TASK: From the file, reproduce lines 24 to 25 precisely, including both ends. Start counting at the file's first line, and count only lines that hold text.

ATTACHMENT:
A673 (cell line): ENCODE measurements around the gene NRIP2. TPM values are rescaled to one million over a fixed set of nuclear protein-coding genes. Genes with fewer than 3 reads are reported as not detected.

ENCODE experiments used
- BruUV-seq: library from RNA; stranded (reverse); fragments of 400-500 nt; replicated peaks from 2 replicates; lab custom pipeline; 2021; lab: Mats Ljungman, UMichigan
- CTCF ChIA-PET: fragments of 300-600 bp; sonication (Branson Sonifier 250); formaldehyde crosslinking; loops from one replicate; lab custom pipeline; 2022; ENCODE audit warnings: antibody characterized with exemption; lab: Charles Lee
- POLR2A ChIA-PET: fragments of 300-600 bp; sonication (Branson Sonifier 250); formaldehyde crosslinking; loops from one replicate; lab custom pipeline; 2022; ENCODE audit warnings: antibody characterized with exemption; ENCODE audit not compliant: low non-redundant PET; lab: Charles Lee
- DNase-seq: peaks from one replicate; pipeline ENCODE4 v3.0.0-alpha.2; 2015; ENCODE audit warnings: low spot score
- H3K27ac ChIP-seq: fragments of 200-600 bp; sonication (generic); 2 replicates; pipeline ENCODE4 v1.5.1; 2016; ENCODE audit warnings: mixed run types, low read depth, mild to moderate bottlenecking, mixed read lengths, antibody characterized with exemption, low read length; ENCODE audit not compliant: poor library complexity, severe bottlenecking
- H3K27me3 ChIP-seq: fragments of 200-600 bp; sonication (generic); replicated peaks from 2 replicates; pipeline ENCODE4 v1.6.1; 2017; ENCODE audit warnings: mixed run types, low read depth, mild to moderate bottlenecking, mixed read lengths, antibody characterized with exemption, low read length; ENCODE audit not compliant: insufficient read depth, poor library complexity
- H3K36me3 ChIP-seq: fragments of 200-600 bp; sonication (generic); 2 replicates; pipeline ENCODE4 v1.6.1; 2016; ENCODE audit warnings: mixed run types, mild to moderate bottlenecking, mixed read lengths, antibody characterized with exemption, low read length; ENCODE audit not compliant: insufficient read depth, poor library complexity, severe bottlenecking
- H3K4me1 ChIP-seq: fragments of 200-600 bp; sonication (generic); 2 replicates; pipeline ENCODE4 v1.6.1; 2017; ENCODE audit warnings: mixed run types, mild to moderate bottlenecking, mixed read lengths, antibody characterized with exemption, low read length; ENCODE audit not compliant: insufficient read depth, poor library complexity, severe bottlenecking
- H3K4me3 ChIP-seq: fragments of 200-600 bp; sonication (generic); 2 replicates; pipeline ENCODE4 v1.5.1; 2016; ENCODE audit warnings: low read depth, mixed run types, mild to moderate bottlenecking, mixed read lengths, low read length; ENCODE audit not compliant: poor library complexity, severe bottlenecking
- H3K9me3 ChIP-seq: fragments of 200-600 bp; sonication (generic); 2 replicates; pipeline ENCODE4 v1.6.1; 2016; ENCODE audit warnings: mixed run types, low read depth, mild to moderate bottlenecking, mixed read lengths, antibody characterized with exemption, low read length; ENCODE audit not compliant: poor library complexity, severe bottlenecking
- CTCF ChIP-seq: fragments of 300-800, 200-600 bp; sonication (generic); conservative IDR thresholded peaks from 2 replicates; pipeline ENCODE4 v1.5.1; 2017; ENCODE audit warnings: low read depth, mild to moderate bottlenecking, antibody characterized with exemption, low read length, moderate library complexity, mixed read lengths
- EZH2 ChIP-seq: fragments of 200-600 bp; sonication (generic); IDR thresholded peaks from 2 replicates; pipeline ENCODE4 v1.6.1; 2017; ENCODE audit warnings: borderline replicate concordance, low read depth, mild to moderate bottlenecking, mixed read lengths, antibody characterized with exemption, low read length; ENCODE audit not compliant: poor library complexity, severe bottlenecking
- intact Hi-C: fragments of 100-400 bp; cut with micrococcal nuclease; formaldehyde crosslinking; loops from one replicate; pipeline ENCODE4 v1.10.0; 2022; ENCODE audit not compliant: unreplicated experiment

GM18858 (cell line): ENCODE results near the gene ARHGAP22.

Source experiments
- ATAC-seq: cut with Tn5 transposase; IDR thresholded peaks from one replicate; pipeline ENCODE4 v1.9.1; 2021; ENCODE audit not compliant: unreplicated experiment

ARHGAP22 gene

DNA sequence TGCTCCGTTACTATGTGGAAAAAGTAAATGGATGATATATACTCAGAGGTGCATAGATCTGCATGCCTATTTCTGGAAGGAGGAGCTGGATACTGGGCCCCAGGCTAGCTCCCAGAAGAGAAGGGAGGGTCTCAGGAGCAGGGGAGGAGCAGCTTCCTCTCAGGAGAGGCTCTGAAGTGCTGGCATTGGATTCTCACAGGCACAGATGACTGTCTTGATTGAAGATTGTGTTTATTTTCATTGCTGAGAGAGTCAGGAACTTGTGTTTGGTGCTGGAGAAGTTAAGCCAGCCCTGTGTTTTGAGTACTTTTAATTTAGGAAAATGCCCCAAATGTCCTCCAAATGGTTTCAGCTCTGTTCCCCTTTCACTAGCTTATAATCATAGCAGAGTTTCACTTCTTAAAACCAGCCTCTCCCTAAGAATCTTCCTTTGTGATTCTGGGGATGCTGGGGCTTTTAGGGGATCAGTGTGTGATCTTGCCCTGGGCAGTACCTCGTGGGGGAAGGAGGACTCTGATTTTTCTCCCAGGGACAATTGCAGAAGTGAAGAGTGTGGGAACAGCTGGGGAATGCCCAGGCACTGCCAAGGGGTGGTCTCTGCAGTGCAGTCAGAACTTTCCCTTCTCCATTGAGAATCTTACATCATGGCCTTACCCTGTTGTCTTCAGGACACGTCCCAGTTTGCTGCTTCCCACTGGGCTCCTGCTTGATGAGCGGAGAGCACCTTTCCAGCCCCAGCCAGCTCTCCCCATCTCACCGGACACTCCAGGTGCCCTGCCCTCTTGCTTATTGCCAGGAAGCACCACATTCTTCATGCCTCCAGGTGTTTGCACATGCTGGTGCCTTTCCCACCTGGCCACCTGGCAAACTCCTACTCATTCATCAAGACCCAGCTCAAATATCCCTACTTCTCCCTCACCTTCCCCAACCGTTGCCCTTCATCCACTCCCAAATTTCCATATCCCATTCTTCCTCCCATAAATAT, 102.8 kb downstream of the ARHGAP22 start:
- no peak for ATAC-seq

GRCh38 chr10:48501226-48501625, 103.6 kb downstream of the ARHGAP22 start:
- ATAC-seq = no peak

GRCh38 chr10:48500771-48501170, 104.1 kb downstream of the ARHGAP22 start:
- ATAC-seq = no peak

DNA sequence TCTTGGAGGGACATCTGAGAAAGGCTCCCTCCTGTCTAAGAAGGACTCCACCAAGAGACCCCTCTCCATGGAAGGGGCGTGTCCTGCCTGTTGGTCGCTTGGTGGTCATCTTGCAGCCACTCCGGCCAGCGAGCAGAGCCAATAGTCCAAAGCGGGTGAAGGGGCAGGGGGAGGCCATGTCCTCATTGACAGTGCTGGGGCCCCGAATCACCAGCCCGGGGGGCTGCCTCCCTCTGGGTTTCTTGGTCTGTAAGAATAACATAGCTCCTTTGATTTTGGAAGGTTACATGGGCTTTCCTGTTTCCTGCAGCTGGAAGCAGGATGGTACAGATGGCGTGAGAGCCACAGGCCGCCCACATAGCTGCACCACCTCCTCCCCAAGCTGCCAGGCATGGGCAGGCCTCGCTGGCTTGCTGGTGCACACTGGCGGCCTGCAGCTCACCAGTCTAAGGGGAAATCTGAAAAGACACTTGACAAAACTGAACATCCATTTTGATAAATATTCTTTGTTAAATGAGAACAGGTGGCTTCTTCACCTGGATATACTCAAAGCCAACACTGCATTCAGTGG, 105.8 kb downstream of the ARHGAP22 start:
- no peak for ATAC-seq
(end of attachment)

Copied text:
GRCh38 chr10:48500771-48501170, 104.1 kb downstream of the ARHGAP22 start:
- ATAC-seq = no peak